Wondering why your home’s hot water supply is running out faster than it used to? Well, first, answer this question: Did the change happen gradually or all at once?
You see, if the change was gradual, the issue is most likely sediment buildup inside the water heater tank.
But if the change was sudden, the issue is either:
We’ll explain these problems below and what you can do to get your long, hot showers back for good.
Need a plumber to diagnose and fix the issue stat? Just contact us. We’ll send one right over.
...you likely have sediment buildup in your water heater tank.
So what is “sediment buildup”? Well, it’s basically a thick layer of dissolved minerals that settle to the bottom of your tank.
You see, even if your home has a water softener, the water coming into the water heater has a small amount of dissolved minerals (such as calcium and magnesium). And over time, because the minerals are heavier than water, they settle to the bottom of the tank, creating sediment buildup.
Now, a little bit of sediment is normal and won’t affect your hot water supply. However, if you don’t keep your water heater maintained, that layer of sediment builds and displaces hot water, decreasing the amount of hot water available for use.
Think about it: If you have a 40-gallon water heater with 10 gallons of sediment buildup in the tank, you now have a 30-gallon water heater.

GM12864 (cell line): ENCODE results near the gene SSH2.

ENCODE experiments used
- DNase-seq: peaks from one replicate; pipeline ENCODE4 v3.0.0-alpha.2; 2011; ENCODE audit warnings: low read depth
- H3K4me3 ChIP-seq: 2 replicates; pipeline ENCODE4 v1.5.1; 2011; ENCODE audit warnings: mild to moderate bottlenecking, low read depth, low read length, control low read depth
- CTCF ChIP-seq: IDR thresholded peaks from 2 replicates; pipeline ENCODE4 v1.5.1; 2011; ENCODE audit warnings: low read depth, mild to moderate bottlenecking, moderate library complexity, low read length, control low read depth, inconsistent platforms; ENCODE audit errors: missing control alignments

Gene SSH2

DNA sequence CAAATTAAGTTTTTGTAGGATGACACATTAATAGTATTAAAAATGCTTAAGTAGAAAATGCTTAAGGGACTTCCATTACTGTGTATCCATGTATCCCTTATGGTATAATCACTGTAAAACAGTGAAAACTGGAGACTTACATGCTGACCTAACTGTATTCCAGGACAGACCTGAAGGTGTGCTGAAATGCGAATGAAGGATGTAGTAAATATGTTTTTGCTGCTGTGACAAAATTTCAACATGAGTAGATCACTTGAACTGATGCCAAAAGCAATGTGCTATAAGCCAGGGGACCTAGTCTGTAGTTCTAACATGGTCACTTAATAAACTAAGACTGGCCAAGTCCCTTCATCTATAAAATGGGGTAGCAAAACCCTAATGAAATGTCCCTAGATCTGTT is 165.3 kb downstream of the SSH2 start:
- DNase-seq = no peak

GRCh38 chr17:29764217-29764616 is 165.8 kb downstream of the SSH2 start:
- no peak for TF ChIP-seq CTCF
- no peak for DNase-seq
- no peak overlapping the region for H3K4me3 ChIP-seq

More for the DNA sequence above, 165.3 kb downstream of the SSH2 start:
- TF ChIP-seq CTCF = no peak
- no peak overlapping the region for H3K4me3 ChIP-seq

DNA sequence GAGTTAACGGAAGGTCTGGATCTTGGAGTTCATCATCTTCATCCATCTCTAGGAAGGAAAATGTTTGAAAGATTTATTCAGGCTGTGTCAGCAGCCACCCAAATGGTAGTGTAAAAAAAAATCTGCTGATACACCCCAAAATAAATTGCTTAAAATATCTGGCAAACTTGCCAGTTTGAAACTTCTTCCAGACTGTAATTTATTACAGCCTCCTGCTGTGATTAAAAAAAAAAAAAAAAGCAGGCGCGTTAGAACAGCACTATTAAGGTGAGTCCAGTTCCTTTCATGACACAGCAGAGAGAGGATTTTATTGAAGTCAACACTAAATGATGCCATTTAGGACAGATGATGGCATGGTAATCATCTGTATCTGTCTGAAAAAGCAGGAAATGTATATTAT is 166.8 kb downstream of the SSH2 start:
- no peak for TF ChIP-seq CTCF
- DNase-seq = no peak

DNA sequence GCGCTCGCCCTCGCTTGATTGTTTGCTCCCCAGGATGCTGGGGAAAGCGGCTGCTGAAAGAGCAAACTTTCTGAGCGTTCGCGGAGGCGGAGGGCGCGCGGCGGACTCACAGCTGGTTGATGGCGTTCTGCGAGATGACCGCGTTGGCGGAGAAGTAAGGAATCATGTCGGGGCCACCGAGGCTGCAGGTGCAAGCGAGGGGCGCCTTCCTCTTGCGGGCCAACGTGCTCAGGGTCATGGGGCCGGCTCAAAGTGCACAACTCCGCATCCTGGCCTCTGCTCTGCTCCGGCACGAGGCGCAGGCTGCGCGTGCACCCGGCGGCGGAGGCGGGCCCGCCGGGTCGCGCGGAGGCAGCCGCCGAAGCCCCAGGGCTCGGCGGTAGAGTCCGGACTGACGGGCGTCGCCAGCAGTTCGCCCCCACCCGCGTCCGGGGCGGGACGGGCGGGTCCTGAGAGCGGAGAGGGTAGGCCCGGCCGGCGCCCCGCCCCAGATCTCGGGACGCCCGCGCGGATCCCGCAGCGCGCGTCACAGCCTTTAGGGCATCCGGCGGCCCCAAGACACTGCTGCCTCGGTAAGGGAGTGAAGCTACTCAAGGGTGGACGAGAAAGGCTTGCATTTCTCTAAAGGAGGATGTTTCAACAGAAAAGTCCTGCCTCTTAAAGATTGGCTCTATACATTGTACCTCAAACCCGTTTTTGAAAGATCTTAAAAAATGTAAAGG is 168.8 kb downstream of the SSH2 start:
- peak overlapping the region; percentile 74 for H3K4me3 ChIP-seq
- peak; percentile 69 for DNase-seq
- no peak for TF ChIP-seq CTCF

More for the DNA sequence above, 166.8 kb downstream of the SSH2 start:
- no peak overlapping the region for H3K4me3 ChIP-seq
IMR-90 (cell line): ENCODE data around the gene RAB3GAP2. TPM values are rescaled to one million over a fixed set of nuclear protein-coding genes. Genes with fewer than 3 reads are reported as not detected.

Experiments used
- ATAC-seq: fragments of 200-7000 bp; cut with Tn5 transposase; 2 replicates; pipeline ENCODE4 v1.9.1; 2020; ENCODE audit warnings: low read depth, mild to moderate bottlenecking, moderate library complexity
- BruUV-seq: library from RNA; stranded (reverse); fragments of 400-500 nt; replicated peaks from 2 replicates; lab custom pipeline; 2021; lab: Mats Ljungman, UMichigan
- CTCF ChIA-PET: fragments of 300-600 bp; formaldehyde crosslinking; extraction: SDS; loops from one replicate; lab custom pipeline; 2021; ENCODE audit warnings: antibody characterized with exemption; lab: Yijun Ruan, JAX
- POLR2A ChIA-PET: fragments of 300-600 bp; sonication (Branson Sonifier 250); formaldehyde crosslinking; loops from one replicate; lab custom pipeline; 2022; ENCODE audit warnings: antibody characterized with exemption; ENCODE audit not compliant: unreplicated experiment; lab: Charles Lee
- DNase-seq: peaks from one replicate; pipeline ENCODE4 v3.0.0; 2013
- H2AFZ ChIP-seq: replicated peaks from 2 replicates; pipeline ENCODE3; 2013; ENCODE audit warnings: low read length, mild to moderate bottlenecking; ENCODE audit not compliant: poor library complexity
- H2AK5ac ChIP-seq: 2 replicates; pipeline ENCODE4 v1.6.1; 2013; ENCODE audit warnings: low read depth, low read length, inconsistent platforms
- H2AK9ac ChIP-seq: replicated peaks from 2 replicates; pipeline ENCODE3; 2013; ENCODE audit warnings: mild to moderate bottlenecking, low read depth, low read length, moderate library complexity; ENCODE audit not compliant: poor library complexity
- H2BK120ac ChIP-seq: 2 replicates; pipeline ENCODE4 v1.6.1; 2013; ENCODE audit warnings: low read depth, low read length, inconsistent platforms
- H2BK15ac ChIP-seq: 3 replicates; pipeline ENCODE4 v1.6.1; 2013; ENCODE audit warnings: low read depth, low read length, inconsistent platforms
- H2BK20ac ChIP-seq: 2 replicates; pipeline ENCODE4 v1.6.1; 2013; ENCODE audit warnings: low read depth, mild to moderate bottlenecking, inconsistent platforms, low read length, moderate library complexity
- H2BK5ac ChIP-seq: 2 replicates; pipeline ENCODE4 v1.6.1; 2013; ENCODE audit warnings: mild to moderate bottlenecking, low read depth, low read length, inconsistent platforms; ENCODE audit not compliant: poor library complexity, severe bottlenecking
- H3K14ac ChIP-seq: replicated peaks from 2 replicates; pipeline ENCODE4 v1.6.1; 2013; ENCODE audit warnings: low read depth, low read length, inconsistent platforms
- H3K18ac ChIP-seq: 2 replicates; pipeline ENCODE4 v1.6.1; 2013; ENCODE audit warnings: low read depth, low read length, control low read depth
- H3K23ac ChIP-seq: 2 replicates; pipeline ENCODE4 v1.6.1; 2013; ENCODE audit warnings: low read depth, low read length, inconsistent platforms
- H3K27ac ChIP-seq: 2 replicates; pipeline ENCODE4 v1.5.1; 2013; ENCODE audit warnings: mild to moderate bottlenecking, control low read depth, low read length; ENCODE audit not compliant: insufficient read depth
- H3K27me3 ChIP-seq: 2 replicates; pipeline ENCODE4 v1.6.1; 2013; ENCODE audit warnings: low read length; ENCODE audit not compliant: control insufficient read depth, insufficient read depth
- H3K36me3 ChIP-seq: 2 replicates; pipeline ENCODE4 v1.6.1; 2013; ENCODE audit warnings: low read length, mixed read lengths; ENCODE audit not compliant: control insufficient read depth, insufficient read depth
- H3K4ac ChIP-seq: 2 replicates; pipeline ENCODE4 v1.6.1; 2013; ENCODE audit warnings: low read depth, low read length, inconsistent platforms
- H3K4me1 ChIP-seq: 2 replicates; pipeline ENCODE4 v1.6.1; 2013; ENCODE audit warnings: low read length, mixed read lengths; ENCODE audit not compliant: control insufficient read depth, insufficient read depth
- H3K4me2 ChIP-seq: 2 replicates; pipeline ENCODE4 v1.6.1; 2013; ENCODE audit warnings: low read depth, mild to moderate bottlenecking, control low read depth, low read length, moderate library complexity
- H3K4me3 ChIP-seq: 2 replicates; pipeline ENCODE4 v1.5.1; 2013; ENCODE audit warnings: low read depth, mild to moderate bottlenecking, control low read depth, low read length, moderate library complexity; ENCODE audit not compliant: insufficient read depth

Signs you have sediment buildup:
If the TPR valve stars hissing or the discharge pipe starts leaking water, you might have sediment buildup in your water heater tank.
What to do:
Have a plumber flush your water heater. This means they will drain the tank, clean out the sediment, inspect and maintain other elements and refill the tank.
...you likely either have a:
Let’s take a closer look at both of these problems:
Electric water heaters have two elements that heat the water; one at the bottom of the tank and one at the top.
The lower element basically handles the brunt of the work. Cold water is pushed to the bottom of the tank to be heated by the lower element. Then, as the heated water naturally rises to the top, the upper element only comes on periodically to keep the water at a consistent temperature.
So, if that lower element suddenly goes bad, you’ll immediately notice a severe decrease in the amount of hot water that’s available to you.
Reasons the lower element might go bad include:
What to do:
Have a plumber inspect the water heater to confirm that the element is bad. They can repair or replace the element.
Every water heater has a “dip tube” that’s responsible for pushing the incoming cold water down to the bottom of the tank to be heated.
After that cold water is heated, it rises to the top of the tank where it can be pulled out whenever you need hot water somewhere in the house.
But if that dip tube breaks or falls off, incoming cold water no longer gets pushed to the bottom of the tank. Instead, it mingles with the already heated water at the top of the tank, lowering the temperature of the water that is delivered to you. And the more cold water that enters the tank, the sooner you run out of hot water altogether.
Reasons a dip tube can go bad include:
Need more information about a broken dip tube? Just read our blog, “My Hot Water Turns Cold After a Few Minutes”.
What to do:
Have a plumber inspect the water heater to confirm that this is the problem. If it is, they’ll replace the dip tube.
We’re here to help. Just contact us and we’ll send over a qualified and trusted plumber in no time.